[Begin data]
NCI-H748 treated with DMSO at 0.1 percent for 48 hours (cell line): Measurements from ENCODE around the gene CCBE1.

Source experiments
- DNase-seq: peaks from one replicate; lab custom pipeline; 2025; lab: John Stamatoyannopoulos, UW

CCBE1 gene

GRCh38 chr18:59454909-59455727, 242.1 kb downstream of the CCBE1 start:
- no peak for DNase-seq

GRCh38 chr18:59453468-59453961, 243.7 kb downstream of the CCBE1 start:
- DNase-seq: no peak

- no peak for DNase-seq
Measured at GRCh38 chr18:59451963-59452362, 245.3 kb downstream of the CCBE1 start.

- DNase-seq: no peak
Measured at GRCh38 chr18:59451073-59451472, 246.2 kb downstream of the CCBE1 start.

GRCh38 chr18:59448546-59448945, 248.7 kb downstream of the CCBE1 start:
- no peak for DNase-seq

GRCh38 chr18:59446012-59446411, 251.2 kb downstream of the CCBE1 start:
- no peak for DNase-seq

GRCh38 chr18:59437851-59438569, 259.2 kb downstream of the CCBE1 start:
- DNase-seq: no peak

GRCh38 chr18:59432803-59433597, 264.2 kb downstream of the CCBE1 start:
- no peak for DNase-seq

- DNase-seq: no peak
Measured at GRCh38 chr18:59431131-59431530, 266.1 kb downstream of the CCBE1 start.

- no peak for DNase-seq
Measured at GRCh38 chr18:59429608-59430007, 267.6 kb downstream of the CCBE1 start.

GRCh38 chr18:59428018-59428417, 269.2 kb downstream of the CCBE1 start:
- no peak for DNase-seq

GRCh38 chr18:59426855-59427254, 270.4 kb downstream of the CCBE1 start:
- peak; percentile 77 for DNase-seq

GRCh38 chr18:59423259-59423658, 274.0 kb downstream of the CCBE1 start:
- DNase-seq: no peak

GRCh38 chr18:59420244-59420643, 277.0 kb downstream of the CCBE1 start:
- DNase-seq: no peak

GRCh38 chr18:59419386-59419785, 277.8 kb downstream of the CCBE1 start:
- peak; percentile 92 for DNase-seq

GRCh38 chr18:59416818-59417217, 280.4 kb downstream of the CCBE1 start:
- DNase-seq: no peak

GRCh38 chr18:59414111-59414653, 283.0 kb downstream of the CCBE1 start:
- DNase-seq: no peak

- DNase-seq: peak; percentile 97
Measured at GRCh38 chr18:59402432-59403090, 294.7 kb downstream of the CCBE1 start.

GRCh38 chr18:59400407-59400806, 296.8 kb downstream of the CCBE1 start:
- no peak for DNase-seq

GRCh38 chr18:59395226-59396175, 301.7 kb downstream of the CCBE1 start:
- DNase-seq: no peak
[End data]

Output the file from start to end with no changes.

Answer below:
NCI-H748 treated with DMSO at 0.1 percent for 48 hours (cell line): Measurements from ENCODE around the gene CCBE1.

Source experiments
- DNase-seq: peaks from one replicate; lab custom pipeline; 2025; lab: John Stamatoyannopoulos, UW

CCBE1 gene

GRCh38 chr18:59454909-59455727, 242.1 kb downstream of the CCBE1 start:
- no peak for DNase-seq

GRCh38 chr18:59453468-59453961, 243.7 kb downstream of the CCBE1 start:
- DNase-seq: no peak

- no peak for DNase-seq
Measured at GRCh38 chr18:59451963-59452362, 245.3 kb downstream of the CCBE1 start.

- DNase-seq: no peak
Measured at GRCh38 chr18:59451073-59451472, 246.2 kb downstream of the CCBE1 start.

GRCh38 chr18:59448546-59448945, 248.7 kb downstream of the CCBE1 start:
- no peak for DNase-seq

GRCh38 chr18:59446012-59446411, 251.2 kb downstream of the CCBE1 start:
- no peak for DNase-seq

GRCh38 chr18:59437851-59438569, 259.2 kb downstream of the CCBE1 start:
- DNase-seq: no peak

GRCh38 chr18:59432803-59433597, 264.2 kb downstream of the CCBE1 start:
- no peak for DNase-seq

- DNase-seq: no peak
Measured at GRCh38 chr18:59431131-59431530, 266.1 kb downstream of the CCBE1 start.

- no peak for DNase-seq
Measured at GRCh38 chr18:59429608-59430007, 267.6 kb downstream of the CCBE1 start.

GRCh38 chr18:59428018-59428417, 269.2 kb downstream of the CCBE1 start:
- no peak for DNase-seq

GRCh38 chr18:59426855-59427254, 270.4 kb downstream of the CCBE1 start:
- peak; percentile 77 for DNase-seq

GRCh38 chr18:59423259-59423658, 274.0 kb downstream of the CCBE1 start:
- DNase-seq: no peak

GRCh38 chr18:59420244-59420643, 277.0 kb downstream of the CCBE1 start:
- DNase-seq: no peak

GRCh38 chr18:59419386-59419785, 277.8 kb downstream of the CCBE1 start:
- peak; percentile 92 for DNase-seq

GRCh38 chr18:59416818-59417217, 280.4 kb downstream of the CCBE1 start:
- DNase-seq: no peak

GRCh38 chr18:59414111-59414653, 283.0 kb downstream of the CCBE1 start:
- DNase-seq: no peak

- DNase-seq: peak; percentile 97
Measured at GRCh38 chr18:59402432-59403090, 294.7 kb downstream of the CCBE1 start.

GRCh38 chr18:59400407-59400806, 296.8 kb downstream of the CCBE1 start:
- no peak for DNase-seq

GRCh38 chr18:59395226-59396175, 301.7 kb downstream of the CCBE1 start:
- DNase-seq: no peak